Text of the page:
Fig. 7
Comparative reactivity of patients’ antibodies with synaptic and dendritic markers. Top row, first five panels: consecutive coronal sections of rat hippocampus reacted with the indicated antibodies. Note the intense and diffuse reactivity of all ...

Two patients with neuropil antibodies had additional antibodies in serum and CSF: patient 2 had antibodies reacting with a discrete subset of cells lining the internal granular layer of the dentate gyrus of hippocampus and scattered neuronal and glial cells of brain and cerebellum (Fig. 4). Patient 6 had additional antibodies to GAD (data not shown).

Only one patient (case 7) had serum and CSF antibodies against intracellular antigens expressed by all neurons and the tumour (thyroid carcinoma) (Fig. 4). The reactivity spared the neuropil and was detectable using acetone- or methanol–acetone-fixed tissue.

None of the antibodies of the seven patients identified any antigen in immunoblot studies. Intrathecal synthesis of antibodies was examined in five patients with neuropil antibodies: four had intrathecal synthesis and one was negative (patient with VGKC antibodies) (data not shown). The novel neuropil antibodies were not identified in any of the indicated control samples from patients seen by the authors or in banked sera.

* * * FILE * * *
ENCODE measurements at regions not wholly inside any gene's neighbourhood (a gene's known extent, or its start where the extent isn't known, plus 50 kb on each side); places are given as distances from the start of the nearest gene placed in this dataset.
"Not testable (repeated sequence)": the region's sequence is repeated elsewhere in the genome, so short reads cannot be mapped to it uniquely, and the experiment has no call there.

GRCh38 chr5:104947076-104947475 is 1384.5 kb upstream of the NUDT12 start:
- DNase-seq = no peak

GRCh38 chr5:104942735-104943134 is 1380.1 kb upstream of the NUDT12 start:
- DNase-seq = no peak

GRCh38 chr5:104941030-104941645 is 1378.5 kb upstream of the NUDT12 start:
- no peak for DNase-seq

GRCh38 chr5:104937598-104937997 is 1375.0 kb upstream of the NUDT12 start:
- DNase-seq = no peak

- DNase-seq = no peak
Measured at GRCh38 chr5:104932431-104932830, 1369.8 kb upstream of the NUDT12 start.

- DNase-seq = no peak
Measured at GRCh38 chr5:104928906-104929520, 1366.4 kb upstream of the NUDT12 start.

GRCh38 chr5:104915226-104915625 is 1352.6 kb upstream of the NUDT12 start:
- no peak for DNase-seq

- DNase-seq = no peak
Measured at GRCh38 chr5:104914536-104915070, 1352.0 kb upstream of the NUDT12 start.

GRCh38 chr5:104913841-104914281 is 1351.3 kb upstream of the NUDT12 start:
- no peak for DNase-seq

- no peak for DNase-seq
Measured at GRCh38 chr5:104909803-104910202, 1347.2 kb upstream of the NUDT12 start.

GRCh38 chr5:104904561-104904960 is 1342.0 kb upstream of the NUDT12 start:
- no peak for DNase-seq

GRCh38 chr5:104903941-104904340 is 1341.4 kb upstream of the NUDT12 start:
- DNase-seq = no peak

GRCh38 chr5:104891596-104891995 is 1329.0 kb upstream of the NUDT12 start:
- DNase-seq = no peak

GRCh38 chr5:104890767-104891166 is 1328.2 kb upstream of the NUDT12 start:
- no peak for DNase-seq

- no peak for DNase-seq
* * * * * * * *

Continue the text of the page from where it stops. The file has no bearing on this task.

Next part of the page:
Clinical, radiological and neuro-immunological correlates

Table 2 shows the treatment, neuroimaging and clinical outcomes, and the antibody titre follow-up. Six patients had dramatic clinical improvement, five with associated MRI improvement and one with stable findings (Figs 1 and and3).3). Specifically, four of these patients (nos 1, 3, 4 and 5) were able to return to their jobs. Patient 2 has returned to some activities at home, but has residual behavioural abnormalities and short-term memory deficits. Patient 6 recovered from the two episodes of multifocal encephalitis that occurred 5 years apart; the striking recovery following the second episode allowed him to get married a few weeks later; he has mild residual memory deficits, and muscle rigidity and spasms that are controlled with 10 mg of daily prednisone.